An RPG is very different. When I run a Changeling: the Dreaming game, for instance, I play a lot of the characters. But a few of the characters are played by the other players. Now, these other people are my friends, and I know them pretty well, so I may think, when I'm designing the next week's session, that I can predict what they're going to do. Experience has shown me, however, that 9 out of 10 times I'll be wrong. It's such a rule of storytelling that it's a cliche--if you come up with 5 possible ways the players could solve a problem you present them with, then they'll come up with a sixth way that you never thought of.

As I said, running an RPG is an art. You have to walk a fine line between not being prepared for the night's adventure, and over-preparing. On the one side, you have to prepare. You have to know the environment and the characters your players will likely encounter. You have to prepare for any contingencies that you can think of, so if the players do take that path, you have some idea how to react. However, you don't want to over prepare. For one thing, you don't want to go too in depth planning all those contingencies, because it could end up being a lot of wasted effort. I can't count how many buildings I've detailed, characters I've created, plans of action I've anticipated, only to have the players go a totally different way, and then all that material goes unused. (Of course, a good storyteller learns to recycle such material and find a use for it at some other point in the future.)

The second way you don't want to over prepare is in your plotting. Yes, a good RPG adventure has a plot, but that plot must be flexible to the players' actions and decisions. Many a storyteller has made the mistake of trying to force their players to follow the plot he's created. The result is always dissatisfied players. A big part of the fun of an RPG is the feeling that you can do anything. As soon as the storyteller starts steering you too obviously through his plot by limiting your choices and using the infamous words "you can't do that," this feeling of freedom evaporates. Players get very angry when you do this, and if they feel you're trying to control them, they'll start actively defying you. This isn't fun for anyone involved.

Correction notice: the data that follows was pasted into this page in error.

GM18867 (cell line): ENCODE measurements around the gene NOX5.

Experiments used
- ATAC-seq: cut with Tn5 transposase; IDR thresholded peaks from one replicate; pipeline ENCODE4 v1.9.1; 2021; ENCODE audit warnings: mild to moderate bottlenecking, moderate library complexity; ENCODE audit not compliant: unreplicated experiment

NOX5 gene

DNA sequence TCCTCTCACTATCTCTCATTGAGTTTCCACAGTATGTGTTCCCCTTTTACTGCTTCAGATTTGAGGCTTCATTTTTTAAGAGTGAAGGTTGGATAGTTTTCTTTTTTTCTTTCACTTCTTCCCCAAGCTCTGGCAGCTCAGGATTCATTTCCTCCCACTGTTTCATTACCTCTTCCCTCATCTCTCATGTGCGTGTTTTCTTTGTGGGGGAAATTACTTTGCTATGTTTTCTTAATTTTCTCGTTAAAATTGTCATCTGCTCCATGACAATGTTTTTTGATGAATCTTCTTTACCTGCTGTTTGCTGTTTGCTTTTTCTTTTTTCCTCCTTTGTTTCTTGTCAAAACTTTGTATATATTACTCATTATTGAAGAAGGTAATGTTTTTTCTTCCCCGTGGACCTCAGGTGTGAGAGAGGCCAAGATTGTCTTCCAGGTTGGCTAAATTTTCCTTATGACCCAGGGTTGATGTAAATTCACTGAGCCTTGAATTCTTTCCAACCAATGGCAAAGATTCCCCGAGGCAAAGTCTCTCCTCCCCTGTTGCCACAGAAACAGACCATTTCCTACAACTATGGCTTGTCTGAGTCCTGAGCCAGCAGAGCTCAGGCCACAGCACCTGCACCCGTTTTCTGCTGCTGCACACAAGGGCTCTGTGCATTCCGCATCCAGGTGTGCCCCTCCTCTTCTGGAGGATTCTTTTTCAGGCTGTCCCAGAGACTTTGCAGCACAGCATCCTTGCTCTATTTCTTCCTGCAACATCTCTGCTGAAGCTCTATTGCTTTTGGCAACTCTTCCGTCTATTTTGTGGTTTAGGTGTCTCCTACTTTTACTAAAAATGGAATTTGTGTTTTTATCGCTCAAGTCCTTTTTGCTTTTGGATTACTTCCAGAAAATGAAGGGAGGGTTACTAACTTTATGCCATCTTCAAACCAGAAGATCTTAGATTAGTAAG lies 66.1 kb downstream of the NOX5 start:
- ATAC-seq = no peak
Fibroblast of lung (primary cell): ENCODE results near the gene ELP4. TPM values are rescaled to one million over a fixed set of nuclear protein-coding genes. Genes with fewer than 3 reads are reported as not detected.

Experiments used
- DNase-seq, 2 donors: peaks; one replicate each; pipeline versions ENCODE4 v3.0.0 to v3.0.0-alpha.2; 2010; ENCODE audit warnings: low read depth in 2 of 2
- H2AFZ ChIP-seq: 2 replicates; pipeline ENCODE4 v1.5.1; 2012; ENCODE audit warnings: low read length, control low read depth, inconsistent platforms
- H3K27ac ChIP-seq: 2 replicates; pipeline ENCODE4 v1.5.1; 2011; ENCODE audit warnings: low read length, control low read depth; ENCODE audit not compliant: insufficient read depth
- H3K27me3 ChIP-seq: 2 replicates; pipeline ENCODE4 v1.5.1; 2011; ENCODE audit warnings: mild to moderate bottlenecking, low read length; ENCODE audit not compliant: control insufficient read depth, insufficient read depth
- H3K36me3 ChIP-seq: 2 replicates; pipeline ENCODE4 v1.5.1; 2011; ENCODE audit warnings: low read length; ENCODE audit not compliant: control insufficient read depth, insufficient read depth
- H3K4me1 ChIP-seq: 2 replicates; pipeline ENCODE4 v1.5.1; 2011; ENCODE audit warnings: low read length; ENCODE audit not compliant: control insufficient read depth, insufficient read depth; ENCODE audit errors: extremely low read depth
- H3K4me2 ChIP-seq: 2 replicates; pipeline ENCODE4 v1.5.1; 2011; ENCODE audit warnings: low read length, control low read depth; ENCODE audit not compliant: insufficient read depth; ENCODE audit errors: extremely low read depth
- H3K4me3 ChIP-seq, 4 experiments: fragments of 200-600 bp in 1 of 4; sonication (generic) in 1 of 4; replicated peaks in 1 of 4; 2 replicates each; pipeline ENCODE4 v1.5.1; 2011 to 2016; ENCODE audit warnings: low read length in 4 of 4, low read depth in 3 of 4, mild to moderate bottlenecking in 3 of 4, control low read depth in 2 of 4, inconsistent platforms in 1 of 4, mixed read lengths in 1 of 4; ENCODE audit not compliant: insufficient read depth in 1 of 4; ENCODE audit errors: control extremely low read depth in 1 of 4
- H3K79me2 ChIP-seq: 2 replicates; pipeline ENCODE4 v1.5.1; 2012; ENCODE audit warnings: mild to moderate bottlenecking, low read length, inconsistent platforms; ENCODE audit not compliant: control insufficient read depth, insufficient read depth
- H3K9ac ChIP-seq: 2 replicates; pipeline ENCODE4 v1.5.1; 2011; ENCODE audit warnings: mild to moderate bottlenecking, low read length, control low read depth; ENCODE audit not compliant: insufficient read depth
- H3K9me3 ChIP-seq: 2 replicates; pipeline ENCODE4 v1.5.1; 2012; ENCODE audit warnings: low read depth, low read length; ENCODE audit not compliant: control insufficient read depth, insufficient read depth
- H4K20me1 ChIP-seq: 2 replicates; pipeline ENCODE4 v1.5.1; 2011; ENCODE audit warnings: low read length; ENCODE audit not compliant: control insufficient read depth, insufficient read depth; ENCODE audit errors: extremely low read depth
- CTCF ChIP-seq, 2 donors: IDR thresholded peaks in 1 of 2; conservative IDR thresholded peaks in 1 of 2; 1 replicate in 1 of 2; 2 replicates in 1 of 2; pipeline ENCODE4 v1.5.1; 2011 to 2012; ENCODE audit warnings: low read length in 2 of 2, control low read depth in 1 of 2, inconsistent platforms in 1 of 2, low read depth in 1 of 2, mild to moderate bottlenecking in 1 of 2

So the magic of storytelling an RPG is the art of walking this line. You're prepared enough that most contingencies are anticipated. You have enough material to creatively and spontaneoulsy react with what the players do. But, just like the players, you don't know how the story is going to end because you haven't written an ending. As a storyteller you present the setting and the surrounding characters. You give them with a scenario, a situation. But there is no ending written. Instead, the players and the storyteller discover the plot and ending together as the gaming session unfolds. When done masterfully, the players always feel the story is in their hands, and they could swear you're just making it all up as you go. Only the detail of your story will clue in the more perceptive players to the fact that somehow you were able to plan ahead, even though it's all spontaneous.

I believe this is exactly what CCP is doing with EVE. It's not that they don't know what they're doing. It's not that they have no vision for the game or where it's going. They have created a unique gaming environment by giving the players more control over the world than they would have in many other MMO's. Just like an RPG storyteller, they are leaving the outcome open-ended enough so that they can follow the game where the players take it. Why plan for years of encounters using the Incursion mechanics when they don't even know how the players are going to react to it? Maybe the Incursions will be a hit, and they will bring players together in a way that has never happened before. If so, then you can count on lots of similar content in the future. Maybe the Incursions will be a flop, seeing little real game play after the first weeks of newness wear off. If so, CCP can let them fall to the wayside, unremarked, as they focus on other areas.

Some players quite vocally worry about the upcoming Incarna expansion. Because CCP has given us so little to go on, such players assume (again) that CCP doesn't know what they're doing, that they don't know what they're going to do with Incarna. Again, I argue that CCP knows exactly what they're doing. They're going to give us Incarna, bit by bit, so they can constantly gauge player reaction and adapt their game to focus on what the players most enjoy and let fall to the wayside what the players don't grab on to.

It is a truism in all arts that mastery looks effortless. Watching a master trumpeter play, watching a master sculptor sculpt, watching a fighter pilot fly, we come away with the impression that "it looks so easy." But when we try to do those things ourselves, we find it's anything but easy. It just looks easy in the hands of a master because to him, it is.

The future isn't written in EVE, and because of that, the possibilities are endless.

Fly smart.

Tuesday, January 18, 2011

A Better Way to Get Your Patch

Chrriba has created a torrent for the new Incursion patch. I'm getting 3x the download speed with the torrent as I was getting with the official download.


Fly smart.